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Yes! Web-scale home electricity tracking, because why not!

For the longest time I’ve been using the Kill-A-Watt meter to measure home power usage, especially all of my computer gear. The problem is, you only get a LCD readout, no way to store that info over time. A friend told me how he was using Insteon (basically X10 home automation that doesn’t suck) kit at home and they had an iMeter device that would collect power usage which you could download via an Ethernet-based Insteon SmartLinc controller. Each iMeter cost about $35 and the 2412N controller was about $90. Spendy if you want to measure just one thing, but it’s certainly way cheaper than any of the alternatives. I bought a set to put on my desktop computers and IKEA cluster.

Insteon iMeter and 2412N controller

The Insteon controller has a web server built into it with a basic but functional interface; same for the iPhone app. The client lets you control various Insteon devices or display the watt reading from a single iMeter. Unfortunately the 2412N controller I have doesn’t store values it collects. After examining the JavaScript the web UI uses and some tcpdumps, I was able to pick apart the commands the client makes over HTTP to get data from the meters. Each Insteon device has a six-digit hex ID such as 19.84.17 written on the back, which in the case of multiple iMeters is used to reference a particular one.

A request is made to the controller with a GET request with a request string like /3?02621984170F8200=I=3, then another request for /buffstatus.xml fetches the result of the request. In this case:

  • 0262 is basically “here comes a raw command”
  • 198417 is the ID of the iMeter
  • 82 is “get iMeter status”
  • 00 is a do not care byte, and the rest is trailing info.

Given the Insteon IDs of each iMeter, it’s possible to fetch the wattage readings from them via HTTP. Here is an Insteon developer PDF that describe the various request and response fields.

A command-line example:

[bwann@lapdance ~]$ GET http://smartlinc01/3?02621984170F8200=I=3 ; GET http://smartlinc01/buffstatus.xml

The response is a long string of text fields that contain various things as the remote device id, command sent, low+high bytes for counters of current and total watts used.

I incorporated this into a small python script to handle all the munging and parsing for me. (‘GET‘, by the way, along with ‘POST‘ and ‘HEAD‘ are part of the perl-libwww-perl package and is awesome when you want to quickly run a particular HTTP command without typing it out by hand in telnet).

For the TL;DR of the python code, head over to GitHub where I’ve implemented iMeter collection into a database collection script: smartlinc_imeter.py

Great, now how to collect and graph it?


All this year I’ve been playing with the OpenTSDB time series database (which you should really check out) at home to gather server statistics and really love how trivial it makes adding and collecting new metrics. Come up with a string of value+timestamp+counter and optional key=value tags, shoot it over to a TCP socket, and you’re done. Plug in the same metric name into the TSD web interface, and boom, there’s your charts. Way, way, way better than the old song and dance of RRD and whipping up the ubiquitous not-so-simple shell script to store+graph just one damn metric. (Okay, it is a bit more complicated to get started with than that in that now you’re running HBase as the backend, but it’s designed to handle billions of data points a day, it’s easy to get started with and totally worth it. Very fast means it’s a pleasure to work with your datasets. The awesomeness of OpenTSDB is a whole ‘nother post.)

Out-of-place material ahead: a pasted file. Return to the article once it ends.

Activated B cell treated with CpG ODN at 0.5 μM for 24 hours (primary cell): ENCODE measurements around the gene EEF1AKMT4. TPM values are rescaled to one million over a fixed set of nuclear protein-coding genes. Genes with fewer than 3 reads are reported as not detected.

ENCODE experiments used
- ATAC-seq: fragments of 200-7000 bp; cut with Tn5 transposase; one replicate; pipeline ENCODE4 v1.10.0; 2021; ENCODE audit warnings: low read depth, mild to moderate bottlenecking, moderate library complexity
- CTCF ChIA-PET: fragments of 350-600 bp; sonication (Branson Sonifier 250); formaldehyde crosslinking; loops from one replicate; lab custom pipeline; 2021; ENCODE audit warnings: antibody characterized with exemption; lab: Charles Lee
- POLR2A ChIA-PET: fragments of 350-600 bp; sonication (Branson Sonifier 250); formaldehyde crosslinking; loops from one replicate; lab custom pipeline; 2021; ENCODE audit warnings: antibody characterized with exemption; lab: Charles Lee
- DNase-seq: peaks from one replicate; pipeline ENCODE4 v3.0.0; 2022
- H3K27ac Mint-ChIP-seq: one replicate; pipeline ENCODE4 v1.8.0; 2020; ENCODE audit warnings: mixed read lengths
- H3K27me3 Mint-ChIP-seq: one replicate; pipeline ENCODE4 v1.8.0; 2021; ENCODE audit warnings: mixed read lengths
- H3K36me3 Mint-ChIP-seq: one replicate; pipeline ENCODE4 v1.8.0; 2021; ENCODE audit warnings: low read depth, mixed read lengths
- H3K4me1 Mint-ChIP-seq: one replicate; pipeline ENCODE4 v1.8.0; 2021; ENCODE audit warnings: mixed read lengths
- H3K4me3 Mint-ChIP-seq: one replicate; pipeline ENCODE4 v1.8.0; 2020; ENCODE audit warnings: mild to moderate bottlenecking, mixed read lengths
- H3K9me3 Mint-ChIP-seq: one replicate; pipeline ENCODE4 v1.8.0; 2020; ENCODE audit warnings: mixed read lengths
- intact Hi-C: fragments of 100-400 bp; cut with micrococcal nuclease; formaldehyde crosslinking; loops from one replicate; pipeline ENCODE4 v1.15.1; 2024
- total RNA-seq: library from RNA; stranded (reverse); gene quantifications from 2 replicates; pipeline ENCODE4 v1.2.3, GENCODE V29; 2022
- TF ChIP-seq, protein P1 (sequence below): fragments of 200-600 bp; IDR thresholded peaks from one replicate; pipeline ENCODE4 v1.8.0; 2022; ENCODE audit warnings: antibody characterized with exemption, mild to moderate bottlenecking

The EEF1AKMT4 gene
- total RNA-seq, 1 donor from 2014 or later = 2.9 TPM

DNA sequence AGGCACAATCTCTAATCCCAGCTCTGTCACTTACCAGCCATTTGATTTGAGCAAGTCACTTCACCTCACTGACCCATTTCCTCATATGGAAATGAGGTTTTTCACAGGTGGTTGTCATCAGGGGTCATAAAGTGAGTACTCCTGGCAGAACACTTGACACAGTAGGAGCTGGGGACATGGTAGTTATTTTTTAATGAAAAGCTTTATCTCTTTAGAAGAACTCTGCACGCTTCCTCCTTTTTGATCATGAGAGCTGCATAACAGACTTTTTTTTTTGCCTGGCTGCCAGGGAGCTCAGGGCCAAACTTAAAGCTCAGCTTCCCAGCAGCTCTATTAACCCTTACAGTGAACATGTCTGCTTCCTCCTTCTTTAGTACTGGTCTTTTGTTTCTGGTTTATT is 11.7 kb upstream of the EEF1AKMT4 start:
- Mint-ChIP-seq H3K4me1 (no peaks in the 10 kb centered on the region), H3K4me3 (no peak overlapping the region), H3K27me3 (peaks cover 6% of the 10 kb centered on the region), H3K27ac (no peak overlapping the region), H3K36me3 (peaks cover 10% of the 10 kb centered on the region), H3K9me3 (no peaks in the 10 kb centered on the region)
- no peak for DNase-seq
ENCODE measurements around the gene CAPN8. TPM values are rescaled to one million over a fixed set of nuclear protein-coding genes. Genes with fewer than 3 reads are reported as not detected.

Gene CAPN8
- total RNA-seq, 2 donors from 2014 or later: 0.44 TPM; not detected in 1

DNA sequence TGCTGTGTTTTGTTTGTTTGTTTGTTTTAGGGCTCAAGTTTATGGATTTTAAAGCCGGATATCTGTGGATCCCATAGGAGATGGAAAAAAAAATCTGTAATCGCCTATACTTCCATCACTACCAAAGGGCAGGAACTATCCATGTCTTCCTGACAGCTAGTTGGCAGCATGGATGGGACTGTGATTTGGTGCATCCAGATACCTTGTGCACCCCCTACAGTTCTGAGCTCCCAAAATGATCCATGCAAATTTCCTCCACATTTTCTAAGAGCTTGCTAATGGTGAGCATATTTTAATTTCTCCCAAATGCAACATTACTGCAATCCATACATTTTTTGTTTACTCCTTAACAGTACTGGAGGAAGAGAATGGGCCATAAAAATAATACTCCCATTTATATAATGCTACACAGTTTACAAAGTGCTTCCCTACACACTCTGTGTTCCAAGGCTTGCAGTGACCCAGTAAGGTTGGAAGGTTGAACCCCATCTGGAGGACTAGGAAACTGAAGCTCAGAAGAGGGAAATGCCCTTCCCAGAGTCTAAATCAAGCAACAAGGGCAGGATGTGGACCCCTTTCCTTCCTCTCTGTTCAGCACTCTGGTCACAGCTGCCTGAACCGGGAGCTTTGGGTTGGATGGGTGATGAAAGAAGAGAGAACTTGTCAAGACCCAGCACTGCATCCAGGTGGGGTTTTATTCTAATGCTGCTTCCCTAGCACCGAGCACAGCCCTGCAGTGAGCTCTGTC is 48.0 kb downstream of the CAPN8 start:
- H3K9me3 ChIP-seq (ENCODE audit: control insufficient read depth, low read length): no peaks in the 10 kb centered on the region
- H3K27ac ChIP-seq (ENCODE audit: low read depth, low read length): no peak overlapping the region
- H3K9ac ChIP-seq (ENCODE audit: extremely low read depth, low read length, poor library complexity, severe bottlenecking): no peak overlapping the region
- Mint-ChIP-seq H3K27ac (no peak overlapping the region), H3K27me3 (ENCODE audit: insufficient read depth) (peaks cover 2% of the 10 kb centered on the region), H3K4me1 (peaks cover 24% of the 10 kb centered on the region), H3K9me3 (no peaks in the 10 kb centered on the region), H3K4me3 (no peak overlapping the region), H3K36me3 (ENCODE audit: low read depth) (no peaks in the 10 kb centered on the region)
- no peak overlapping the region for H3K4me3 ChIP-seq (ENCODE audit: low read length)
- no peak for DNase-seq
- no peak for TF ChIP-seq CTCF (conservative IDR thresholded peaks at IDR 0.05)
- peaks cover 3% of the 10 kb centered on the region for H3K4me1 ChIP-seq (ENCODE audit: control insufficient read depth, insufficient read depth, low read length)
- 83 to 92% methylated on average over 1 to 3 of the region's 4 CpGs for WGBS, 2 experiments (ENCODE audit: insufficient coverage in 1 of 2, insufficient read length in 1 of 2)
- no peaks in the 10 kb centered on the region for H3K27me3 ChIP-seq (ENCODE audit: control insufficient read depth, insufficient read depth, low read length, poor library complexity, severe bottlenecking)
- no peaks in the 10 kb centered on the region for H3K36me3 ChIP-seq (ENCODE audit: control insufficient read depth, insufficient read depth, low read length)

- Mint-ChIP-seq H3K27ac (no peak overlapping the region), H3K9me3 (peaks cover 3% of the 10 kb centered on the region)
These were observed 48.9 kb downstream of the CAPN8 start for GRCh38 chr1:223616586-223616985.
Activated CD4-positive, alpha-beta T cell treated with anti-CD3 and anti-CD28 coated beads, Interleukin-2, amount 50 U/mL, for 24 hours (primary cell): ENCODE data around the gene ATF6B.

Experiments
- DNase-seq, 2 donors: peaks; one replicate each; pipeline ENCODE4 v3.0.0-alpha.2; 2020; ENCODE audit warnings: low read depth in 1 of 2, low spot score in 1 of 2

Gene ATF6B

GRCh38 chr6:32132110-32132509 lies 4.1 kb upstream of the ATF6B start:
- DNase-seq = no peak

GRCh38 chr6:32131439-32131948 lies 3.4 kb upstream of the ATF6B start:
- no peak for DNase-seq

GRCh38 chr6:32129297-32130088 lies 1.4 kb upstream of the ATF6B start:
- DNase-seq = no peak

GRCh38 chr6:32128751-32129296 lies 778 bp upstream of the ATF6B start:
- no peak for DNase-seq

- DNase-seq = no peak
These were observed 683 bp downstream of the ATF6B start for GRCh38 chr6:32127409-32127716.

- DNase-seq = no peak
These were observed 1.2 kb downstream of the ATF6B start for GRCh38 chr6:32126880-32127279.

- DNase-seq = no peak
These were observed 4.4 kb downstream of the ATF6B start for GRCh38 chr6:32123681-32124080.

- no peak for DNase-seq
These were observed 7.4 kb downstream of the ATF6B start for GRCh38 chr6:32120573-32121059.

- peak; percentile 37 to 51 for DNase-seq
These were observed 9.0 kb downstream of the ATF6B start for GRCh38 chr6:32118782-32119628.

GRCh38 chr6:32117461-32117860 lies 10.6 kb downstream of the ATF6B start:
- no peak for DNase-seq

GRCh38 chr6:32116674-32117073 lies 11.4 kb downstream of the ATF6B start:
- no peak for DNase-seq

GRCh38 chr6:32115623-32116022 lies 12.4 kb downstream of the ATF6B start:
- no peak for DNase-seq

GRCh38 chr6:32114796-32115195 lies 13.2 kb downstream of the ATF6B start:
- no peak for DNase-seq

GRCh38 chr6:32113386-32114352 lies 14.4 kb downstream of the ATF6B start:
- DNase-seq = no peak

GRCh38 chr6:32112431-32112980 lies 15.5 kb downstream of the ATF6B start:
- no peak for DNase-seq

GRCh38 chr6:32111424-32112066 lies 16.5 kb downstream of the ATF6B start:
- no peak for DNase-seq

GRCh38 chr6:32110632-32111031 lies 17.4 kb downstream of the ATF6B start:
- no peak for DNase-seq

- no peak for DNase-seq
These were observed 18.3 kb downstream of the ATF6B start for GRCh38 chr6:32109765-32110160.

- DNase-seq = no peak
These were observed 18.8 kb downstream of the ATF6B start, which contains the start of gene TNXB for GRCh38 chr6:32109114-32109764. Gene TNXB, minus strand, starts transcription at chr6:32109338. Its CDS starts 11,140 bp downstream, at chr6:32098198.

OpenTSDB uses a set of simple tcollector scripts that run on systems and upload various data such as cpu/disk/io usage, and whatnot every 15 seconds. The set of tcollector scripts that come with OpenTSDB on GitHub are actually very well written and simple. Because you can send data to TSD over a TCP request it makes collectors very easy to implement. Even one line shell scripts such as “echo blah | nc 4242” work just fine. It lends itself to rapidly letting you invent new collectors to get new metrics you’re interested in. If you’ve ever used Nagios or MRTG, you’ve surely experienced plug-in hell where somebody has gobbed together 50 lines of perl to ultimately run a single command with system() to get one value. Another nice benefit of the tcollector setup, it automatically re-starts a collector script if one dies or you add a new one, something you normally have to deal with on your own.

I wrote a tcollector script in python that would query the Insteon SmartLinc controller every 15 seconds and request data on the various iMeters in my apartment, parse the results, and then upload the values to TSD. I have two metric names insteon.imeter.watt and insteon.imeter.total, tagged with the device ID. Using this I can now generate charts that refresh every 15 seconds to show me the latest power usage! If I ever add another iMeter or other controllers, I just drop in one line into a config file with the new device ID/IP and it automatically picks it up and the data are immediately available in the chart UI.

[root@basic07 0]# python ./smartlinc_imeter.py
insteon.imeter.watt 1382596852 210 controller=smartlinc01.wann.net device=198687
insteon.imeter.total 1382596852 5464099 controller=smartlinc01.wann.net device=198687
insteon.imeter.watt 1382596852 206 controller=smartlinc01.wann.net device=198814
insteon.imeter.total 1382596852 550299 controller=smartlinc01.wann.net device=198814

The tcollector script is over on Github, and the comments include my notes on how to parse the Insteon commands and requests.

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